In carrying out our invention, we provide an integral unit of a stator core and a heat exchanger comprising a package capable of being used in a pressure retaining enclosure which forms the outer housing for a motor. The design of the unit is especially selected to provide economy in manufacture and to permit facilitating repairs to the stator and its windings or cleaning or otherwise repairing the heat exchanger when such work must be performed.

While the specification concludes with claims particularly pointing out and distinctly claiming the subject matter which we regard as our invention, it is believed the invention will be better understood from the following description taken in connection with the accompanying drawing in which:

The single figure of the drawing is a cross-sectional view in elevation of a motor illustrating the combined stator-heat exchanger unit of our invention.

Referring now to the drawing wherein like reference characters designate like or corresponding parts, there is shown a motor of the type adapted for connection with a pump used for pumping a high temperature-high pressure liquid. The motor comprises a squirrel cage rotor of conventional type having a shaft 12 supported in a guide bearing 14 and a thrust bearing 16. The thrust bearing is of a well known conventional type utilizing water as a lubricating medium and generally comprises a runner 18 having carbon pads (not shown) disposed in appropriate shoes and rocker arms on opposite sides of the runner for absorbing thrust generated by the operating parts during motor operation. The thrust bearing is shown as a block diagram and does not constitute a part of this invention. The means for supporting the guide and thrust bearings in the motor consists of a heavy cylindrical fiange 20 attached to an end of a pressure retaining enclosure 22, and a ring 24, in a manner more fully described hereafter. The shaft 12 is equipped with an extension 26 extending through an end plate 28 and is adapted for connection to the impeller of a pump in a well known manner. The other end of the shaft is supported in a bearing, not shown, disposed in the opposite end of the motor. As is customary, a cylindrical stainless steel can 30 is shrunk onto the outer surface of the rotor core.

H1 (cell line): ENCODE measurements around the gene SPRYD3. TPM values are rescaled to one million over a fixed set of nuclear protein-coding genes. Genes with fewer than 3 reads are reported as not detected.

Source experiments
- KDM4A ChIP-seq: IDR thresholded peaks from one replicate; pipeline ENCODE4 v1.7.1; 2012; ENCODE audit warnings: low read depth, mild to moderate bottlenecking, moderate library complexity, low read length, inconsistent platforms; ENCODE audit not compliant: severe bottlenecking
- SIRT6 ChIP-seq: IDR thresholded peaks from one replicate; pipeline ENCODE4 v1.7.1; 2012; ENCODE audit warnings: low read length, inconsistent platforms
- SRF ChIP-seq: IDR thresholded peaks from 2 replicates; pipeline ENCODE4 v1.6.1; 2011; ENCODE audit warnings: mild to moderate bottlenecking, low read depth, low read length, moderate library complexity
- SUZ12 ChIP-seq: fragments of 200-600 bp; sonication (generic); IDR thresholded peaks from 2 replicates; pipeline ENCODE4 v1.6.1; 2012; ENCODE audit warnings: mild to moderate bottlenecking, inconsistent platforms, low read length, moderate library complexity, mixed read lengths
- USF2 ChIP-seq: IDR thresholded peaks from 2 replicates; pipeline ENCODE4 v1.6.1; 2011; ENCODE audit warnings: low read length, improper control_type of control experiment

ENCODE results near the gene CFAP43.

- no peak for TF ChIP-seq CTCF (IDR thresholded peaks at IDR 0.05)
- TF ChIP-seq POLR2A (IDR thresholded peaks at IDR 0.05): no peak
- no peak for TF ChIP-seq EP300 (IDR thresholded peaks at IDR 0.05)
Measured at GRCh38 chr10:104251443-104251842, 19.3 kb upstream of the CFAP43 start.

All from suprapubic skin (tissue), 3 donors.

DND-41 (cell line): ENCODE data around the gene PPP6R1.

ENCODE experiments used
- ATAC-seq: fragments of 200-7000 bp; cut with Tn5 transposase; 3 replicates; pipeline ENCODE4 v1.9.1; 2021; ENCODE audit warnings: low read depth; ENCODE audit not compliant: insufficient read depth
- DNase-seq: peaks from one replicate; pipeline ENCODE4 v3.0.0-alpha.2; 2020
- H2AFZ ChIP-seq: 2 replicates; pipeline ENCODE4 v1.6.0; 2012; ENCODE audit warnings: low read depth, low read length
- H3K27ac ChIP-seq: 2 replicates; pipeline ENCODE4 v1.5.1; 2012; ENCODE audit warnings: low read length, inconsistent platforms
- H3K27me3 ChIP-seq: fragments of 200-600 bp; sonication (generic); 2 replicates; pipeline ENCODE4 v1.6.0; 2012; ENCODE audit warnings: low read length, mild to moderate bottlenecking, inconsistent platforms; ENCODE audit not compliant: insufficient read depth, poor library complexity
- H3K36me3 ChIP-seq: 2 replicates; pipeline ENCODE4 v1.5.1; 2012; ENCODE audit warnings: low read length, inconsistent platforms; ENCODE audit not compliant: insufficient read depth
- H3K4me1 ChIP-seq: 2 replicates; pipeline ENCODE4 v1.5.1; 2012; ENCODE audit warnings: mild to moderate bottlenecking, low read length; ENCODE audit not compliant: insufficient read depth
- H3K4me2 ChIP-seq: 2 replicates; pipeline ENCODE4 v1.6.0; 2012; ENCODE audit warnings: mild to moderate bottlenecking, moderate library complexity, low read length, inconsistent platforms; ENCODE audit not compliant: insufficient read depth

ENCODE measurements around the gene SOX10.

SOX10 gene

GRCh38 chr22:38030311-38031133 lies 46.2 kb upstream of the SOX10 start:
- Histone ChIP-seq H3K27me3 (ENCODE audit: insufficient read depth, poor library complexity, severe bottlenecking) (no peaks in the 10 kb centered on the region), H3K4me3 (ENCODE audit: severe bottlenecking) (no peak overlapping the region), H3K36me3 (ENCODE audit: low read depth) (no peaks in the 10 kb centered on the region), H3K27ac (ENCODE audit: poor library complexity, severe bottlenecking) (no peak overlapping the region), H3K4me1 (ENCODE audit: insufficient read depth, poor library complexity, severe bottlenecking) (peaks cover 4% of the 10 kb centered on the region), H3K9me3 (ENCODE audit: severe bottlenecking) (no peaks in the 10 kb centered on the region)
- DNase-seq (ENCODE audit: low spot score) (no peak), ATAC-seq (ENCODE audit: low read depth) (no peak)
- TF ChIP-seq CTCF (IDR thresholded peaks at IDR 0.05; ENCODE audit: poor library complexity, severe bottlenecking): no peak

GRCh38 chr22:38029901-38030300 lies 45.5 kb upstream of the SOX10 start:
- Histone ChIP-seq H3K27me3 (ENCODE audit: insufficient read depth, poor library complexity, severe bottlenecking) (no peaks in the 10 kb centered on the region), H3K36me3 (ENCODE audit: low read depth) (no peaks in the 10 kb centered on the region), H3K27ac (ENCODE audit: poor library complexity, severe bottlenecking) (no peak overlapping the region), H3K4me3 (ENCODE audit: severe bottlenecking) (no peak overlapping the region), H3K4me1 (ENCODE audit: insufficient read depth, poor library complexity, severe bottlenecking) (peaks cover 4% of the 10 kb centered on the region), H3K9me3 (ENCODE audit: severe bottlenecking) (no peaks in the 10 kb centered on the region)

The new construction comprising our invention resides in a combined stator-heat exchanger unit capable of being inserted and removed from the pressure retaining enclosure 22 as a package. The stator 31 comprises a multitude of la-minations 32 which are stacked in a cylindrical shell 34 and held under compression by retaining rings 36 disposed on opposite ends of the stacked core. Keys 37 coact with the shell 34 and the rings 36 to maintain the core under compression. Slots 38 are provided in the core for receiving coils 40 comprising the winding for the motor. The shell 34 is preferably made of carbon or stainless steel for enclosing the core along its entire length. As shown, the ends of the shell overhang the stator a short distance. The shell outer surface is equipped with a helical groove 42 extending throughout its length, the groove configuration and depth being such to receive the exposed surfaces of a heat exchange coil 44 adapted for positioning therein.